The exploitation of children remains acute in India, National Crime Records Bureau (NCRB) data revealed.
By Manasvi Gupta
A counsellor for child rights narrated the story of a nine-year old boy who ran away from his home fearing separation of his parents. She told another about one who was bullied at school every day till he decided to drop out. The counsellor recalls several such accounts of kids suffering from emotional and physical trauma.
While Indian Penal Code (IPC) crimes against children increased by 25.6 per cent from 1,138 in 2017 to 1,430 in 2018, the Special and Local Laws (SLL) crimes decreased by one percent during the same time.
Vivek Dev, a Child Protection Officer working with BOSCO—a Bengaluru based NGO said, “Since most of these cases go unregistered, the official numbers are less.”
Chanda, a mother of seven and 11-year olds repented the decision of working as a housemaid and leaving her children alone under the influence of her drunkard husband.
She said, “I fear that my elder one will turn out like his father. He has become aggressive and doesn’t listen to me. He also engaged in a fight in school and bullied the other child. I don’t know what to do now.”
The NGOs records show that reported crimes are the tip of the iceberg. They revealed that 4,829 children (new cases) in the city were rescued by it, from June 2018 to May 2019.
The data also showed that 21,419 children were rehabilitated by it in the same time period, under various schemes run by the Child Welfare Committee in collaboration with the NGO.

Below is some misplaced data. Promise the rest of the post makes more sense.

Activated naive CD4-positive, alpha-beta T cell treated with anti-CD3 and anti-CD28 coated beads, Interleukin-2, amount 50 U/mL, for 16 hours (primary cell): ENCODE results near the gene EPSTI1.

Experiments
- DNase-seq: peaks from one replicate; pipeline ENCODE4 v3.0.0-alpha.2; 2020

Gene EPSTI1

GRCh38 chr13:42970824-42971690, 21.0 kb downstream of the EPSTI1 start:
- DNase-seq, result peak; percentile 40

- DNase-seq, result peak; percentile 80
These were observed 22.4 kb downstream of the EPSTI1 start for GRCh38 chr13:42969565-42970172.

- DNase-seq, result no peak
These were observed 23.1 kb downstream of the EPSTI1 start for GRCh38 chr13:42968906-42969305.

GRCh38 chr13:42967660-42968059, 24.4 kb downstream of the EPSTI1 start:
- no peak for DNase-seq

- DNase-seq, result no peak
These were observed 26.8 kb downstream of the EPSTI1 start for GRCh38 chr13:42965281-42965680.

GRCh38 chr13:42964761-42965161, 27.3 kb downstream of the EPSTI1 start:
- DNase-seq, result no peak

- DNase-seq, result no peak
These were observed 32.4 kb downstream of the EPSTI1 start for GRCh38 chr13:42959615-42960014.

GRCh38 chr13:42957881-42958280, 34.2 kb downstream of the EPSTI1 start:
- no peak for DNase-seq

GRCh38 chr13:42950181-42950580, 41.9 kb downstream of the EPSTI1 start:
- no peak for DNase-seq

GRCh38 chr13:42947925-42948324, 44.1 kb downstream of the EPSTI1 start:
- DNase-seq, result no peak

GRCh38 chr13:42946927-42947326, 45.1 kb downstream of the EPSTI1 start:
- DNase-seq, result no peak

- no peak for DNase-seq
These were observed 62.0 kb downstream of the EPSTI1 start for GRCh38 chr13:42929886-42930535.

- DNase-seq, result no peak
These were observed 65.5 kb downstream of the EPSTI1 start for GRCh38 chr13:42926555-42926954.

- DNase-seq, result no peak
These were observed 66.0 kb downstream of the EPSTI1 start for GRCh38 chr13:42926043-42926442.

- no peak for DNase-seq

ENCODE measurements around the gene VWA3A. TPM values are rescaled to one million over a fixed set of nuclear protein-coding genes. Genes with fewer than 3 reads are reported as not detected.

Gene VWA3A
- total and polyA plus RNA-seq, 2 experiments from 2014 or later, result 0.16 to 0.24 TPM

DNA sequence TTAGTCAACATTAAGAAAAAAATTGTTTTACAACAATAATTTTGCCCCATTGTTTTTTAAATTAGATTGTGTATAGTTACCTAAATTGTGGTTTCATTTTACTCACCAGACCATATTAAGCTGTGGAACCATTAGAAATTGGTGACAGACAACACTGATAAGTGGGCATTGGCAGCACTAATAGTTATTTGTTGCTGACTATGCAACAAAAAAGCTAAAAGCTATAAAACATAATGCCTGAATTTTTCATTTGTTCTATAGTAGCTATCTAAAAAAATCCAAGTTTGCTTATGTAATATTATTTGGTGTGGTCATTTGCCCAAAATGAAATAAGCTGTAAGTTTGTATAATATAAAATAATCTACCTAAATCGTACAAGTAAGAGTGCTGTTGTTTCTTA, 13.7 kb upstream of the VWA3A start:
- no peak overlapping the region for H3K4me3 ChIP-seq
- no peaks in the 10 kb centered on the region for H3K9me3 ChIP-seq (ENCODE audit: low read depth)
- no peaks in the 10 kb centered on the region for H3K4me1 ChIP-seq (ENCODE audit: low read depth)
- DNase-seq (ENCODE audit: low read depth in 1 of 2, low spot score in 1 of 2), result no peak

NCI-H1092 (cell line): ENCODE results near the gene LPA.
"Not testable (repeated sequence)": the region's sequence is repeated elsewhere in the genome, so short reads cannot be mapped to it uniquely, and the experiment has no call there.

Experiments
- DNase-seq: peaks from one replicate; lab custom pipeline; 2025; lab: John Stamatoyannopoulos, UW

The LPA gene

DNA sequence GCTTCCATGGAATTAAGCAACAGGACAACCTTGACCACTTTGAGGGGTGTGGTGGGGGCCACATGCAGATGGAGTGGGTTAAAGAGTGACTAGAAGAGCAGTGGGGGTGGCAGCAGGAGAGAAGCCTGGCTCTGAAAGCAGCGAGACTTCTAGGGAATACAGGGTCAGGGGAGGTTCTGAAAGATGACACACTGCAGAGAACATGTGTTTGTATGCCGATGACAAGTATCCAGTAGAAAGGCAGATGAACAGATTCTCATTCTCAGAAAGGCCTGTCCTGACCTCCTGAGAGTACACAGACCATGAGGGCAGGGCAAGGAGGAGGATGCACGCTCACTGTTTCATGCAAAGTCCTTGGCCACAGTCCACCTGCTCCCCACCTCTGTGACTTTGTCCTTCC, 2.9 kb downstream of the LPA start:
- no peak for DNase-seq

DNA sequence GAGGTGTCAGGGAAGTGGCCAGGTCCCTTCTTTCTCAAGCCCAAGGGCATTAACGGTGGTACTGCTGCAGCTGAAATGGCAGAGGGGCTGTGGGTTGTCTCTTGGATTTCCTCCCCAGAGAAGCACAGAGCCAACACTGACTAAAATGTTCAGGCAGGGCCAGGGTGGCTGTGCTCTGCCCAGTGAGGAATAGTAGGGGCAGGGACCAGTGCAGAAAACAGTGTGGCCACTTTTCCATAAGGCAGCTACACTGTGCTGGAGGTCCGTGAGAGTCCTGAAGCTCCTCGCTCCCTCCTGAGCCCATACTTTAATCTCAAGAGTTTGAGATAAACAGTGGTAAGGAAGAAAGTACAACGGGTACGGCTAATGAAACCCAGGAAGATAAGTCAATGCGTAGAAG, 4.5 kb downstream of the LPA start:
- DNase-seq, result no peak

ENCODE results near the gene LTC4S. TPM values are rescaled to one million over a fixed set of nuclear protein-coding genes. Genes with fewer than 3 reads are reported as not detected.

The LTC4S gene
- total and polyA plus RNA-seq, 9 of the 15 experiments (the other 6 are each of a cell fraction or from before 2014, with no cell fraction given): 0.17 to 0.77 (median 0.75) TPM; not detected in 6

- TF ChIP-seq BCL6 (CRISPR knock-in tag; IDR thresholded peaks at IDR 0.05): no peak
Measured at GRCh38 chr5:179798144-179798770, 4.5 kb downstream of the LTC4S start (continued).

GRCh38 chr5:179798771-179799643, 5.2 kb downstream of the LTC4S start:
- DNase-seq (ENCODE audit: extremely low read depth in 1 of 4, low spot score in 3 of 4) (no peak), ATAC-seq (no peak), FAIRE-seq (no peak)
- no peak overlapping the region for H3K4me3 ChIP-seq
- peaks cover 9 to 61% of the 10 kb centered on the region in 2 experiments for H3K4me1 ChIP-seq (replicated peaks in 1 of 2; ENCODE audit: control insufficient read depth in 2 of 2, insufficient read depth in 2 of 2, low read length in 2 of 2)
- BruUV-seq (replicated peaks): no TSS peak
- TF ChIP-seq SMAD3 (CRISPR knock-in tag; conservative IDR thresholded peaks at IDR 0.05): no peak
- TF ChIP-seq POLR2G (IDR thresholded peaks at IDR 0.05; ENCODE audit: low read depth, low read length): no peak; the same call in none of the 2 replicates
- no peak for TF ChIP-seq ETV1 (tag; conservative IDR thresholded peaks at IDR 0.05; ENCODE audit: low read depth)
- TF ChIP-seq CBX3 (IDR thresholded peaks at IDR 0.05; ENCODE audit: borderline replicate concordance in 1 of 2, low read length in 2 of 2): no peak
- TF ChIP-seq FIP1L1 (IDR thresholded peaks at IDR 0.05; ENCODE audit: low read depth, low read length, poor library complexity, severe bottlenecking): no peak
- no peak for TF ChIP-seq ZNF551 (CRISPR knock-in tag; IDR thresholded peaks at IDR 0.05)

Mr. Vivek Dev added, “This number distracts one from the actual situation as this data caters to only a single NGO. Collective data from all the NGOs working for the cause in the city would, however, amount to a huge value.”
Marytiza, a counselor working for child rights with the NGO stated that the main reason behind injustice against juveniles is poverty.
She said, “Illiterate parents or the ones who have to work all day and are unable to spend time with their children, ignite a fear of loneliness in them. The children then look outside for emotional stability and hence become vulnerable. Thus they are then exploited in various ways like being kidnapped, physically and sexually harassed, bullied, etc.”
A 24-year old, who was a victim of ignorance, violence and bullying in his childhood, recalled that he suffered from massive inferiority complex which affected his grades in school. “Low self-esteem,” he said, “made my life miserable.”
“I didn’t have many friends. Also, being diffident, I failed to impress the interviewers and faced rejection several times. But thankfully I managed to overcome my trauma.”
Broadly categorised under the IPC and the Special and Local Acts, crimes against children are dealt with around 21 laws and acts implying in the country.
Regarding the need to save the future generation from exploitation, the counsellor emphasised on spreading awareness, particularly among parents and teachers.
She said, “They need to accept the children as they are. They need to recognise the children’s talents, apart from academics as well. People must work towards creating a safe and restriction-free environment for them. NGOs have started help-lines for children and they organise awareness programs for groups like police, RPF, porters and shopkeepers, yet it is not enough. Proper implementation of the schemes is necessary.”
“Children must be taught life skills since the beginning and also how to face the society. They must be made aware of their rights, before we enlighten the society,” she added.